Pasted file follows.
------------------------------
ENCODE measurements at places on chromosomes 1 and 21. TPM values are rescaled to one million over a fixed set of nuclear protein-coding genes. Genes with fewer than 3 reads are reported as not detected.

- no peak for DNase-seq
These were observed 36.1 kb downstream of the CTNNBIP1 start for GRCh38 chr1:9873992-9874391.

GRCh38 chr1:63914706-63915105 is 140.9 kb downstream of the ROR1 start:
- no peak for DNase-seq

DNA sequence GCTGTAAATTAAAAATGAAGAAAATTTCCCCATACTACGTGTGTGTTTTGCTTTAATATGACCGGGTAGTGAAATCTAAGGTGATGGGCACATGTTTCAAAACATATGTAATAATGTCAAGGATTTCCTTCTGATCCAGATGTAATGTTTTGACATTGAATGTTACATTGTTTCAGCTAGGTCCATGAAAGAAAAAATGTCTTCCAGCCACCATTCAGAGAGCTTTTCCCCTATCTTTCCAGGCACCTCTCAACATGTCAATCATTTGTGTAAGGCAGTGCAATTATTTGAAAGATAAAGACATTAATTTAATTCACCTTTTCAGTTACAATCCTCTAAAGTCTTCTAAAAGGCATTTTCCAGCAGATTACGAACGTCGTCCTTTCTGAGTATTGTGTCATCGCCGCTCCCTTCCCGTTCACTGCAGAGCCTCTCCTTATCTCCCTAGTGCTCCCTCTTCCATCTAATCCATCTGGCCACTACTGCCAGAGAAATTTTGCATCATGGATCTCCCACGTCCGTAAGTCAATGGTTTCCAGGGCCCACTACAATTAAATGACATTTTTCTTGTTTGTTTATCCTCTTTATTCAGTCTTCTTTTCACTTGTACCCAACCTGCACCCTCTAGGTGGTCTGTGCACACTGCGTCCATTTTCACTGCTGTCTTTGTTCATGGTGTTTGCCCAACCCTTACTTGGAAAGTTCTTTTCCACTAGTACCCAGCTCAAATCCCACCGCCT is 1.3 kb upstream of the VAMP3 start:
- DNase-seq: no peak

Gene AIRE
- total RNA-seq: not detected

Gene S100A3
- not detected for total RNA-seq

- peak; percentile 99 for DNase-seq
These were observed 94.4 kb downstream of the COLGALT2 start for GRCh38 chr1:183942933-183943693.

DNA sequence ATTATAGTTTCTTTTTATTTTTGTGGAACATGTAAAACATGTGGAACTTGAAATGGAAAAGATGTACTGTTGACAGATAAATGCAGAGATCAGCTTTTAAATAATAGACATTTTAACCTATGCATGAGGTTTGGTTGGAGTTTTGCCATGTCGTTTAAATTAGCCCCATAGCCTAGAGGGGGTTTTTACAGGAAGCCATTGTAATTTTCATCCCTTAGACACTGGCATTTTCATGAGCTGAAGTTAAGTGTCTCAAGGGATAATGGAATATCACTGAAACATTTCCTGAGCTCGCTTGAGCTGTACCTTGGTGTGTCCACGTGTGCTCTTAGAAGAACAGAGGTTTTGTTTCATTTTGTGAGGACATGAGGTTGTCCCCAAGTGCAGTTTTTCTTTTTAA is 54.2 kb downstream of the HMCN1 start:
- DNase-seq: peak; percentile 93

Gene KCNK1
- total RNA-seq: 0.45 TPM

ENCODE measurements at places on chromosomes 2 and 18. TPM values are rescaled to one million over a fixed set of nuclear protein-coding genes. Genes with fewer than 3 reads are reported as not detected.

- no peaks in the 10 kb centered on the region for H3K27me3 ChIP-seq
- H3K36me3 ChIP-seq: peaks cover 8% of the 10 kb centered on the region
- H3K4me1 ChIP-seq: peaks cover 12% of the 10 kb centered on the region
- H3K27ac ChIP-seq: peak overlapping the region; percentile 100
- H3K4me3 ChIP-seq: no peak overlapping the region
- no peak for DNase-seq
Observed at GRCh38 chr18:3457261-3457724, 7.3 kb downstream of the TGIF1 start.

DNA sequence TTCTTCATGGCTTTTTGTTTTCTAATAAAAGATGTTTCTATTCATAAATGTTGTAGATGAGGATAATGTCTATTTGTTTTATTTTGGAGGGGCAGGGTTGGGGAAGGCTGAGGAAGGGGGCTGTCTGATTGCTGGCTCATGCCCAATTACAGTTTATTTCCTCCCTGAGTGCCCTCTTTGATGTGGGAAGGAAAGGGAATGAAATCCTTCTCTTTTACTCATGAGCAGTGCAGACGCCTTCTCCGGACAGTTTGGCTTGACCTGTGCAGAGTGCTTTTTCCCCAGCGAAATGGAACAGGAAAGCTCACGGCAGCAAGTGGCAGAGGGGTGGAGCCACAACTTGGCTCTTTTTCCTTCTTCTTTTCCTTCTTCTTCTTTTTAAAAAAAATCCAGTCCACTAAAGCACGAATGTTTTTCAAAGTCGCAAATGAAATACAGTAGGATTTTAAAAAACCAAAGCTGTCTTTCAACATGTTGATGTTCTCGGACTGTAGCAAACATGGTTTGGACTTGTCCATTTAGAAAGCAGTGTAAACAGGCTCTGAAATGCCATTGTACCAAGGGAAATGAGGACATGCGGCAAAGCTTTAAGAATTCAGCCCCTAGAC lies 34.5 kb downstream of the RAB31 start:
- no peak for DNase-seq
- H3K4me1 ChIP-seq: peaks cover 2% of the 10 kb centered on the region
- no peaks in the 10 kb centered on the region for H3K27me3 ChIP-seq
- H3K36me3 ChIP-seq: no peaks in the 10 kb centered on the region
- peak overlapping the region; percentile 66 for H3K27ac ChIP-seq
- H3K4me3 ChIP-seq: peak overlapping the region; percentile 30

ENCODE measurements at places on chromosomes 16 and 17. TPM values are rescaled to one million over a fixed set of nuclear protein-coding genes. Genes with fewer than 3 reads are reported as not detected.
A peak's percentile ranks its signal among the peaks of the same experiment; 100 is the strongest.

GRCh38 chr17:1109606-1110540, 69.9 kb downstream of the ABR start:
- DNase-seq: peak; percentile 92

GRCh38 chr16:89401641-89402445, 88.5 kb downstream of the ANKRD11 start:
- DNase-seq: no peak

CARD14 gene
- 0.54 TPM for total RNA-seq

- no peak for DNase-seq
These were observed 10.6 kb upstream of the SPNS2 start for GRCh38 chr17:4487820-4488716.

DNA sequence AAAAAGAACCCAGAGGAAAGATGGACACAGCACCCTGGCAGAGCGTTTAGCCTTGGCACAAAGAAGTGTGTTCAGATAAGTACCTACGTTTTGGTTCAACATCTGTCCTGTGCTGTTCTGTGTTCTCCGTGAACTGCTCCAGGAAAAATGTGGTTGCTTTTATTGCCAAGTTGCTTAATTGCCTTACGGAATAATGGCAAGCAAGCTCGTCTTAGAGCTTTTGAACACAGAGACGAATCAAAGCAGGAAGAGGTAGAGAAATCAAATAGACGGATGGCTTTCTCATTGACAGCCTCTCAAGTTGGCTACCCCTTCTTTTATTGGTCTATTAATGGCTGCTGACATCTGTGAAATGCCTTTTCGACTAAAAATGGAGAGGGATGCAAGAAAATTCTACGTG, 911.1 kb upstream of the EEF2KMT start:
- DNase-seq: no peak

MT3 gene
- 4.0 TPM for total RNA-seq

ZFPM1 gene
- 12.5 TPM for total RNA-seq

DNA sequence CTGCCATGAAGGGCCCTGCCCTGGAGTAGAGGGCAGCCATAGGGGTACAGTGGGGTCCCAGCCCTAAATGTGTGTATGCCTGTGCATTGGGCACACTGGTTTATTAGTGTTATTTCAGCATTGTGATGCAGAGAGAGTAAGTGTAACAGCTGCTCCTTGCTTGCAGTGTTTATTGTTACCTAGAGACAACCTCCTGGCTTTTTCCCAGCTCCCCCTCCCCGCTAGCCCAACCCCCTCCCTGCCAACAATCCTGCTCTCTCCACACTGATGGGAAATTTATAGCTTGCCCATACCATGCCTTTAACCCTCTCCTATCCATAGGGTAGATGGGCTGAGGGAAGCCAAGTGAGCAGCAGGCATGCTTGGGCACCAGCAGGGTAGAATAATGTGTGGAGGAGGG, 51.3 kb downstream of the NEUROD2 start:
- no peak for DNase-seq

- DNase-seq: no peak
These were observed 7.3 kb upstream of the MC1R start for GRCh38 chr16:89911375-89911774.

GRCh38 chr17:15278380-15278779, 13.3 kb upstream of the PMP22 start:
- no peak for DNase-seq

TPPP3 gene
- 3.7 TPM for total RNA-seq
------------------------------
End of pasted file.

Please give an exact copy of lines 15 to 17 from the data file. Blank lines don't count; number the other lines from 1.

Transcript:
- DNase-seq: peak; percentile 93

Gene KCNK1
- total RNA-seq: 0.45 TPM